Low Cost, Small Form Factor Scalable Receive Array

Navy SBIR 22.1 - Topic N221-065
NAVSEA - Naval Sea Systems Command
Opens: January 12, 2022 - Closes: February 10, 2022 (12:00pm est)

N221-065 TITLE: Low Cost, Small Form Factor Scalable Receive Array

OUSD (R&E) MODERNIZATION PRIORITY: General Warfighting Requirements (GWR)

TECHNOLOGY AREA(S): Sensors

The technology within this topic is restricted under the International Traffic in Arms Regulation (ITAR), 22 CFR Parts 120-130, which controls the export and import of defense-related material and services, including export of sensitive technical data, or the Export Administration Regulation (EAR), 15 CFR Parts 730-774, which controls dual use items. Offerors must disclose any proposed use of foreign nationals (FNs), their country(ies) of origin, the type of visa or work permit possessed, and the statement of work (SOW) tasks intended for accomplishment by the FN(s) in accordance with the Announcement. Offerors are advised foreign nationals proposed to perform on this topic may be restricted due to the technical data under US Export Control Laws.

OBJECTIVE: Apply innovative technology to develop a five-band compact Modular Expansive Spectrum Passive Receiver (MESPR) to address gaps in fielding passive sensor recognition and countermeasure algorithms.

DESCRIPTION: Navy surface ship and submarine probability of survival improves when protected by torpedo defense countermeasure systems. Adversarial weapons are increasing sophistication that requires the Navy to rapidly implement and integrate pace-the-threat technology via the Navyís Technical Insertion/Advanced Processor Build (TI/ABP) process. Traditional receivers perform at a purposed frequency band of specific interest. Legacy system architectures typically do not easily support technology insertions. The Navy has invested in system updates for cost-effective technology insertions. MESPR would directly benefit Surface Ship Torpedo Defensive (SSTD) and submarine torpedo defense programs. MESPR addresses the need to counter technology improvements inherent in threat torpedoes. The innovative technology could be dual purposed to enhance or replace unmanned undersea vehicle (UUV) and torpedo sensor suites. The expansive spectrum is comprised of the Super Low Frequency (SLF), Ultra Low Frequency (ULF), Very Low Frequency (VLF), Low Frequency (LF), and Medium Frequency (MF) frequency bands as designated by the International Telecommunications Union (ITU) for radio spectrum designators and bandwidths to include:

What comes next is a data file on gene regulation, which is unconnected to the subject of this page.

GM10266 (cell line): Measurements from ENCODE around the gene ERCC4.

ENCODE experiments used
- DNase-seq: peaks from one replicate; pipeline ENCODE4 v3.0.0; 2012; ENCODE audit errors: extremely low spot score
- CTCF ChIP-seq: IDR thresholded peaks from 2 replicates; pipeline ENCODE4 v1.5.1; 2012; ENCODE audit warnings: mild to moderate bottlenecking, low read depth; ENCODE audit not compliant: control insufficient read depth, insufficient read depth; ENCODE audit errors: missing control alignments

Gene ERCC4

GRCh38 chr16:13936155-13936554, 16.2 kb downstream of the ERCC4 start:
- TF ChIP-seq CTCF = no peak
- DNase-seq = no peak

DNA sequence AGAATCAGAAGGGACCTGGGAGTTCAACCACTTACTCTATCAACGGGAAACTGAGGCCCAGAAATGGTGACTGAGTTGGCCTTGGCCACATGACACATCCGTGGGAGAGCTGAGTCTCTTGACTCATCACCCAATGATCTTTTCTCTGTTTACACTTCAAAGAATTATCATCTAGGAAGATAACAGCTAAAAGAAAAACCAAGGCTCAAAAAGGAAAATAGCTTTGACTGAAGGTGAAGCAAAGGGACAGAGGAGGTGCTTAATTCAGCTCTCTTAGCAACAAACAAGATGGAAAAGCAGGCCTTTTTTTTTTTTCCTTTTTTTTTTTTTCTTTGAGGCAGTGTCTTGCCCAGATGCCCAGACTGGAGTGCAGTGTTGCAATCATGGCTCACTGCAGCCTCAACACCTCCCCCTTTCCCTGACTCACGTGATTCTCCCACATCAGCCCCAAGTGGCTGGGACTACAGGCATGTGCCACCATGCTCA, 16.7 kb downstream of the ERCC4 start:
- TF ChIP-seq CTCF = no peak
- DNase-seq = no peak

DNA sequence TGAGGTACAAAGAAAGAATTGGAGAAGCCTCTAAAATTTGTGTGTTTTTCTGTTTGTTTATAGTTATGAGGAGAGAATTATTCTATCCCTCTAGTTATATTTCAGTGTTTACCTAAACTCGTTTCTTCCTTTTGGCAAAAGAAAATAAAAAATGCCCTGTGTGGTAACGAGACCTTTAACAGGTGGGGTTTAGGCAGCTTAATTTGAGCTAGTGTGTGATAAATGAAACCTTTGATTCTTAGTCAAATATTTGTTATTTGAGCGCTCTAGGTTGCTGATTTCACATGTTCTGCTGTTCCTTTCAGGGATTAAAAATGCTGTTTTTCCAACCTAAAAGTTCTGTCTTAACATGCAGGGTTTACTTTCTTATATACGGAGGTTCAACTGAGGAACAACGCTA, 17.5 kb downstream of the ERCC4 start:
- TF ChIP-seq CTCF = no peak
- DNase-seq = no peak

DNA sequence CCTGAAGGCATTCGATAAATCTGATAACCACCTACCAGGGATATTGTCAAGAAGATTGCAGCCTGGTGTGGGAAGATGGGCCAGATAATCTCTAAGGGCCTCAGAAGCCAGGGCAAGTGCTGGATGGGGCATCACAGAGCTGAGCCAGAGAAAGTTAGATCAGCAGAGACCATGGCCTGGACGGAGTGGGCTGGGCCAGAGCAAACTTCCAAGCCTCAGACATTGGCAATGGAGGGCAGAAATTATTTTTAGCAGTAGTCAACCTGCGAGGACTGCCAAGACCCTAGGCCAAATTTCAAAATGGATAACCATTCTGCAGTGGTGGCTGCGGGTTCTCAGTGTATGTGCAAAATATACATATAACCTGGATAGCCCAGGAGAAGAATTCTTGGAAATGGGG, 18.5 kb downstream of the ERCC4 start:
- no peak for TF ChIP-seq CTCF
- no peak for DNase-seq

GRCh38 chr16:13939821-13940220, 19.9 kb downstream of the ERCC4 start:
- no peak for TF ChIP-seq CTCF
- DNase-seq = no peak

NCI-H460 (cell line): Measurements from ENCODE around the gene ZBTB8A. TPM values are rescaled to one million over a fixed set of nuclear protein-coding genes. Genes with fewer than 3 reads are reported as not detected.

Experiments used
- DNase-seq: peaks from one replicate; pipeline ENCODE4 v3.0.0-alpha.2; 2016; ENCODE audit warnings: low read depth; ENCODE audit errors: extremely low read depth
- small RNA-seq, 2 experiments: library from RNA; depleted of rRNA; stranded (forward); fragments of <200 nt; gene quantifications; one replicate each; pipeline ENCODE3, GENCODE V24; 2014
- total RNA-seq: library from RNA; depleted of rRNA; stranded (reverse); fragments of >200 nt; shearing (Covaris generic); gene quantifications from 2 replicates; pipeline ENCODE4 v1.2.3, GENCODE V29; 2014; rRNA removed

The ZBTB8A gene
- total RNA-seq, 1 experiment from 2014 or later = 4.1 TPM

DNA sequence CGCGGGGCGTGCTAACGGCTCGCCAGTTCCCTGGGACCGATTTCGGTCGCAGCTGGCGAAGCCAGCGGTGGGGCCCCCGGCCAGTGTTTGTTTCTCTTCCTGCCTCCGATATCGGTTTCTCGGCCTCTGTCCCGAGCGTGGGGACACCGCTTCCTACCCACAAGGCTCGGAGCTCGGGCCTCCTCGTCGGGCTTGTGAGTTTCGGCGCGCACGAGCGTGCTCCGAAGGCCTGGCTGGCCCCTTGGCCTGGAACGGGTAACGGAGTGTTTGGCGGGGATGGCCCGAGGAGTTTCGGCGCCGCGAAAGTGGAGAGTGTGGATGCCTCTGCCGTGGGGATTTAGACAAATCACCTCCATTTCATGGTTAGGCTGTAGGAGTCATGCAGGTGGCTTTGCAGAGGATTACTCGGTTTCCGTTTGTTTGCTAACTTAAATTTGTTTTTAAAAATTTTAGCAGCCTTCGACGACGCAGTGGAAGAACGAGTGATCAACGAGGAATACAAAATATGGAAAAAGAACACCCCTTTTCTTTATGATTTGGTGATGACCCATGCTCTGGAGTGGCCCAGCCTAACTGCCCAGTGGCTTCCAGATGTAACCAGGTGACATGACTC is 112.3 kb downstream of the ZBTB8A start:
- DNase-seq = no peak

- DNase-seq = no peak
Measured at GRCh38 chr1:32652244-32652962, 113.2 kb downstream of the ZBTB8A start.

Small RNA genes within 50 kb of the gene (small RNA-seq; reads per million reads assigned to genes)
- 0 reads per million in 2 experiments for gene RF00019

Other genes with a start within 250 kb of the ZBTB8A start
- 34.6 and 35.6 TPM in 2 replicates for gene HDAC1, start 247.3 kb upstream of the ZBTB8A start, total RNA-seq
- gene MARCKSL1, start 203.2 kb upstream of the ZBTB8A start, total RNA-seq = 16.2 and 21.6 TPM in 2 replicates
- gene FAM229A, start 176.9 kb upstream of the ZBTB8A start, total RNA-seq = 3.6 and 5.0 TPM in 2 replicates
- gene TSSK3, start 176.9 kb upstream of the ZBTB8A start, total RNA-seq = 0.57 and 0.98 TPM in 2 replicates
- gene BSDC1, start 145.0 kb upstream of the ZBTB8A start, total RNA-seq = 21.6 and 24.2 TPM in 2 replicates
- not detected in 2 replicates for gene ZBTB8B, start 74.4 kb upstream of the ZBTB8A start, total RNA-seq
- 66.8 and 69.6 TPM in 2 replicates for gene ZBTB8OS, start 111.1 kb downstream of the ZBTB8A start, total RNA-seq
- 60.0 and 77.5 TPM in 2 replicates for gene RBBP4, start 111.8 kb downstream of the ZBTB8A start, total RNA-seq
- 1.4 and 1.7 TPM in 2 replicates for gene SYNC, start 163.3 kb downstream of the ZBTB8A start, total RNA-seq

• SLF: 30 Hz-300 Hz
  • ULF : 300 Hz-3 kHz
  • VLF: 3K Hz-30K Hz
  • LF: 30K Hz to 300K Hz
  • MF: 300K Hz to 3,000K Hz

A technology challenge will be to implement MESPR using traditional and non-traditional materials and hardware to achieve efficient transduction across the defined bandwidth. A second technology challenge addresses complex issues related to spectrum detection and correlation across a five-band receiver. A third technology challenge defines a prototype capable of performing while a local host is transmitting broadband and structured energy. To decrease technical risk for modularity and Space, Weight and Power (SWaP), improvements can be incrementally addressed as Phase II and Phase III activities progress. The SWaP of the MESPR prototype must be developed for technology insertion within three inch, four inch, and six inches countermeasure systems. Operational depth of the MESPR is up to 2,000 feet below ocean surface. The MESPR concept must include passive sensor and sensor configurations for sensitive detection with high dynamic range, dynamic array gain, volumetric localization, and beam steering. Traditional and non-traditional sensor and mechanical model and simulation analysis will support the proposed concept to meet the requirements in this Description. Modeling and simulation will address receive sensor and detection degradation caused by flow noise, local coherent signals and interferers. A variety of torpedo defense land-based and at-sea demonstrations may be utilized to assess technology performance and viability.